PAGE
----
Something you ate? Episode 2: Tracking the source

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Epidemiology Investigation
Transcript - Epidemiology Investigation

Narrator
The Government of Canada and food industry maintain high standards for food safety practices. However, no system is perfect and outbreaks of enteric illness happen from time to time. Identifying outbreaks involves laboratory surveillance systems and investigations conducted by epidemiologists and laboratories.

Lisa Landry - Director, Enteric Surveillance and Population Studies, Public Health Agency of Canada
We're like disease detectives. We use our surveillance system to identify those who are sick, we then confirm that those sick people are part of an outbreak, we gather information from them in order to determine cause. We collect all of the information from our investigation to give us clues as to what is causing the outbreak.

Lisa Landry - Director, Enteric Surveillance and Population Studies, Public Health Agency of Canada
We have a number of state-of-the-art systems that track reported illnesses in Canada. They tell us how many illnesses to expect in a given time period in a given area. When we see a larger number of people experiencing illness than we would expect, our epidemiologists investigate. An outbreak is identified when those sick people share something in common that could explain their illness.

Narrator
The National Enteric Surveillance Program is one of the key systems the Public Health Agency of Canada uses to identify and monitor laboratory-confirmed cases of enteric illness.

Narrator
The Public Health Agency of Canada leads the response to an outbreak when cases are reported from more than one province or territory. The Foodborne Illness Outbreak Response Protocol guides that response and sets out how the various partners work together.

Lisa Landry - Director, Enteric Surveillance and Population Studies, Public Health Agency of Canada
Solving an outbreak is like putting together the pieces of a puzzle, except we don't know how many pieces the puzzles has, we don't know what the picture looks like, we many not have all the pieces, and we don't know where to find them.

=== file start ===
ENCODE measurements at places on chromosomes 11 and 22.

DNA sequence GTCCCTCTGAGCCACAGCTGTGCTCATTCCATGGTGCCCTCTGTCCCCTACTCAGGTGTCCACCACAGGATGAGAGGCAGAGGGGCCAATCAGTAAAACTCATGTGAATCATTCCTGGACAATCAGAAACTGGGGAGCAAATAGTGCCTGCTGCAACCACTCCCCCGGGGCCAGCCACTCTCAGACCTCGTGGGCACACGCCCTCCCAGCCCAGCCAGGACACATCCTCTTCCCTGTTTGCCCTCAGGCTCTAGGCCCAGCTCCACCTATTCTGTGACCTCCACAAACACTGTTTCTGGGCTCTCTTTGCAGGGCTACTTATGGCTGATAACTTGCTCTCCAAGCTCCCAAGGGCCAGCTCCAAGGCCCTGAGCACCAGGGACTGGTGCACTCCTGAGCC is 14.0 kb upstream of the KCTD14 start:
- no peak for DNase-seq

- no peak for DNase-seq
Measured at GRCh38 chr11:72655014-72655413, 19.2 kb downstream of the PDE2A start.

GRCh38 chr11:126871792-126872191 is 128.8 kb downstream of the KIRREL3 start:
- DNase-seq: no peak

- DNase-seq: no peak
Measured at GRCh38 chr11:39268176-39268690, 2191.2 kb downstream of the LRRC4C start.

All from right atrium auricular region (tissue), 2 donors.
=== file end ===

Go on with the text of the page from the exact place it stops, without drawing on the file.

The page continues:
Lisa Landry - Director, Enteric Surveillance and Population Studies, Public Health Agency of Canada
We start by asking patients questions, using simple questionnaires to find out where they were, what they ate, and what they did in the days before their illness started.

Lisa Landry - Director, Enteric Surveillance and Population Studies, Public Health Agency of Canada
The interview data are analyzed using various statistical methods. Food testing also provides us with important information about whether or not a common food is the source of illness… however if the food has a short shelf life, like fresh produce, there may be none left to test, and that adds to the challenge of trying to identify the source of the outbreak.

Narrator
When the confirmed source of an outbreak is a food, and that food is still available, it is recalled from store shelves.

Narrator
Epidemiological data can be inconclusive due to poor food history recollection or lack of contaminated product to test. That’s why, in many cases, a source of an outbreak is not identified.

Narrator
Epidemiological investigations are essential for responding to food-borne illness outbreaks. They also play a key role in preventing food borne diseases. Investigations may find new pathogens, new food vehicles, and unsuspected gaps in the food safety system.

Narrator
For more information and updates, please visit our website at www.foodsafety.gc.ca

Narrator
A message from the Government of Canada.

Disease Detectives at Work

Epidemiologists are “disease detectives.” They work to find out the “who, what, where, when and why” of diseases, including foodborne diseases, and then use that research to control health problems.

The Public Health Agency of Canada works with provinces and territories to watch for a rise in cases of foodborne illness above regular levels. If a larger number of people than expected appear to have the same illness in a given period and area, it’s called a cluster. When an investigation shows that ill persons in a cluster have something in common to explain why they all got the same illness, the group of illnesses is called an outbreak.

The Public Health Agency of Canada has epidemiologists on staff who investigate outbreaks of foodborne illness when they occur in more than one province, territory or country. We also provide epidemiological support to provinces and territories upon request.

The Public Health Agency of Canada plays a leadership role in coordinating the response to national food-borne illness outbreaks, which are outbreaks that occur in more than one province, territory, or country (including Canada). The investigation of, and response to, national outbreaks in Canada may involve several organizations at multiple levels of government with complementary responsibilities. The Foodborne Illness Outbreak Response Protocol guides the coordination of roles and responsibilities during such an outbreak.

More food safety information

Visit the Government of Canada food safety portalto stay on top of food safety.

Health Canada has food safety information aimed at specific groups that are at greater risk for serious illness, including a chart that lists foods to avoid and safer alternatives to those foods.

Canadian Partnership for Consumer Food Safety Education provides information about food safety in the home.

Action on Weatherill Report Recommendations to Strengthen the Food Safety System: Final Report to Canadians describes changes made to the food safety system since 2008.

These links provide more detailed information about the tools we use to help us in our food safety work.

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